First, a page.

I'm very pleased with Spaces and this virtual desktop implementation is one I might actually use more often.
  • Reply 23 of 138
    palegolaspalegolas Posts: 1,339member
    Quote:
    Originally Posted by Jeremy Brown View Post


    Good old computers.



    This was my first computer: an Amiga. I always thought it was called an Amiga 64, but apparently that is not the case.







    Acorn computers were also mentioned in the last road to leopard, which we used in primary school.



    That looks like the Amiga 500?

    Was it commonly called by another name in your region?
  • Reply 24 of 138
    Quote:
    Originally Posted by Jeremy Brown View Post


    Good old computers.



    This was my first computer: an Amiga. I always thought it was called an Amiga 64, but apparently that is not the case.







    Acorn computers were also mentioned in the last road to leopard, which we used in primary school.



    Looks like an Amiga 500 to me.



    I had one of those, an Amiga 2000 and Amiga 3000.
  • Reply 25 of 138
    What kind of resources would it use to have like 4 spaces all running apps at the same time (not the apps themselves, just the 'spaces' part of it)?
  • Reply 26 of 138
    shadowshadow Posts: 373member
    Quote:
    Originally Posted by Ringo View Post


    I'm fairly certain that Windows 98 or 98se supported multiple monitors.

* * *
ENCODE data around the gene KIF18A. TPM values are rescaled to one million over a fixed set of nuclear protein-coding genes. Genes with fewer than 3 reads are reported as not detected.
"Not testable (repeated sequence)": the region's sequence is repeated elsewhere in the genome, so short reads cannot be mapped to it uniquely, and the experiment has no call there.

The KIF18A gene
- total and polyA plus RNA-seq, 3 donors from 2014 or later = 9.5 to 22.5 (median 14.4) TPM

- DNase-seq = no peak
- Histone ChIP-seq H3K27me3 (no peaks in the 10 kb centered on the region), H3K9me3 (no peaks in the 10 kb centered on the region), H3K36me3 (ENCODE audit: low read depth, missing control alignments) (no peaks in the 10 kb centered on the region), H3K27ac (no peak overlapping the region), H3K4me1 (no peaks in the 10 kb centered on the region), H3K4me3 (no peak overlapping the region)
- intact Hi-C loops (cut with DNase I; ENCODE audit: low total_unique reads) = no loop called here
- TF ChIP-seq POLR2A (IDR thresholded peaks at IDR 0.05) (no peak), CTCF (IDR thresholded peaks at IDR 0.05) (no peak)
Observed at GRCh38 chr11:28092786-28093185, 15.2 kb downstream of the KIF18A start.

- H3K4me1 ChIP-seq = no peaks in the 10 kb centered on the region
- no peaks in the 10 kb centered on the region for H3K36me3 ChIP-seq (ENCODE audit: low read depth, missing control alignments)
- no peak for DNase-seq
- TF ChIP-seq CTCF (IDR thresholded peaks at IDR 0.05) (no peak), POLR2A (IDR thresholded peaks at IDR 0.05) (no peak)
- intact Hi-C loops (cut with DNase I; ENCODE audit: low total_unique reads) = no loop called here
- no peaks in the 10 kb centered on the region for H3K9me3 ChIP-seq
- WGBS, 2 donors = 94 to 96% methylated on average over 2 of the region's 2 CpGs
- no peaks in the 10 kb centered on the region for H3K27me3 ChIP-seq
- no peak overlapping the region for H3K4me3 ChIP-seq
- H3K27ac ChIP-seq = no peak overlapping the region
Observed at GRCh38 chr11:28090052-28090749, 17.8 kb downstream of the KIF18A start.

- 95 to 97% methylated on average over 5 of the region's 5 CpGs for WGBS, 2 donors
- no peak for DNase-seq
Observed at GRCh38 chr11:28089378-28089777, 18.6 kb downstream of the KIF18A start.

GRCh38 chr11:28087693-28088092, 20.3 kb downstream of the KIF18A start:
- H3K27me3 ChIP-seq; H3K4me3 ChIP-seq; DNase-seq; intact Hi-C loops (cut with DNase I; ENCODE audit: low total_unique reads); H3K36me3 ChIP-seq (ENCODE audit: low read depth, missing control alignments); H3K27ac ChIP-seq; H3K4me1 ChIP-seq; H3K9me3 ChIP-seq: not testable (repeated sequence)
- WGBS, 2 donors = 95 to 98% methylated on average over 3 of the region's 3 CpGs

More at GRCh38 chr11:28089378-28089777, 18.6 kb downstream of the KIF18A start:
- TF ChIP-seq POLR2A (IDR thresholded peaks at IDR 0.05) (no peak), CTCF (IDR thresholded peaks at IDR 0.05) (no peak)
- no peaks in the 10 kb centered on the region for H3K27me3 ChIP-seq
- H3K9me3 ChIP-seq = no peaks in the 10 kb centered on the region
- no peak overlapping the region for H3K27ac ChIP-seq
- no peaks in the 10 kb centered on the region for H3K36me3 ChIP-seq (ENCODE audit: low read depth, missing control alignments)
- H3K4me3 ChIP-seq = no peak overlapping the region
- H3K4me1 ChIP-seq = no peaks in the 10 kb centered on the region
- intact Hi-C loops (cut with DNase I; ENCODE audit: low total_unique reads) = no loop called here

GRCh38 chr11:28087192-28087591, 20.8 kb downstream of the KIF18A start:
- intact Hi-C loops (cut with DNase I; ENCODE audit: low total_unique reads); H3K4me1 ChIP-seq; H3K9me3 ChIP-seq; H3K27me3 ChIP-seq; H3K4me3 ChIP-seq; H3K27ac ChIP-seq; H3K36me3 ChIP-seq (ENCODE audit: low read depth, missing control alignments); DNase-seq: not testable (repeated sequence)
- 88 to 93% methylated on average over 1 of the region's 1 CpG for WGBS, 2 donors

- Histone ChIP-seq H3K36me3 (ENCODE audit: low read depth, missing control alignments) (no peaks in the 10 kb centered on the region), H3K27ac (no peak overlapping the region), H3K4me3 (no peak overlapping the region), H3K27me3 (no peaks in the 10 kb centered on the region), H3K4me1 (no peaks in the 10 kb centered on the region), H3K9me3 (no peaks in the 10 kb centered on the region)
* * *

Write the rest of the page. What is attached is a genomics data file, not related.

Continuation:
It depend what you mean by "supporting". I don't say the mac support is perfect - there is a need for some attention on developer's part as well, but it was way more problematic on Windows. May be it is because of tradition - Windows developers (mac developers too, I am afraid) almost never think what will happen when there is more than one monitor. May be there are APIs in Mac OS and not on Win, which, say, automatically place the warning dialog on the screen where the active window currently is, or Windows developers just prefer to place (e.g. center) their warning windows manually, not using an existing API, but that what used to happen in Win: you work on one screen and get warning on the other, or, you want to keep all the pallets on one screen and the data window on the other, but every time the app relaunches or you show/hide the window/pallet they show up on some "default" window and you have to reposition them manually each time. There are problems on the mac sometimes, but they are far less common. Sometimes you are surprised that you start a calibration software on a mac and it opens two panels on each screen, you place the calibrator on one of them, press the start button and the created profile works for that screen without further specific action from the user. On Windows, you had to go through a five step wizard to specify want you want to do and to select the display you want to calibrate.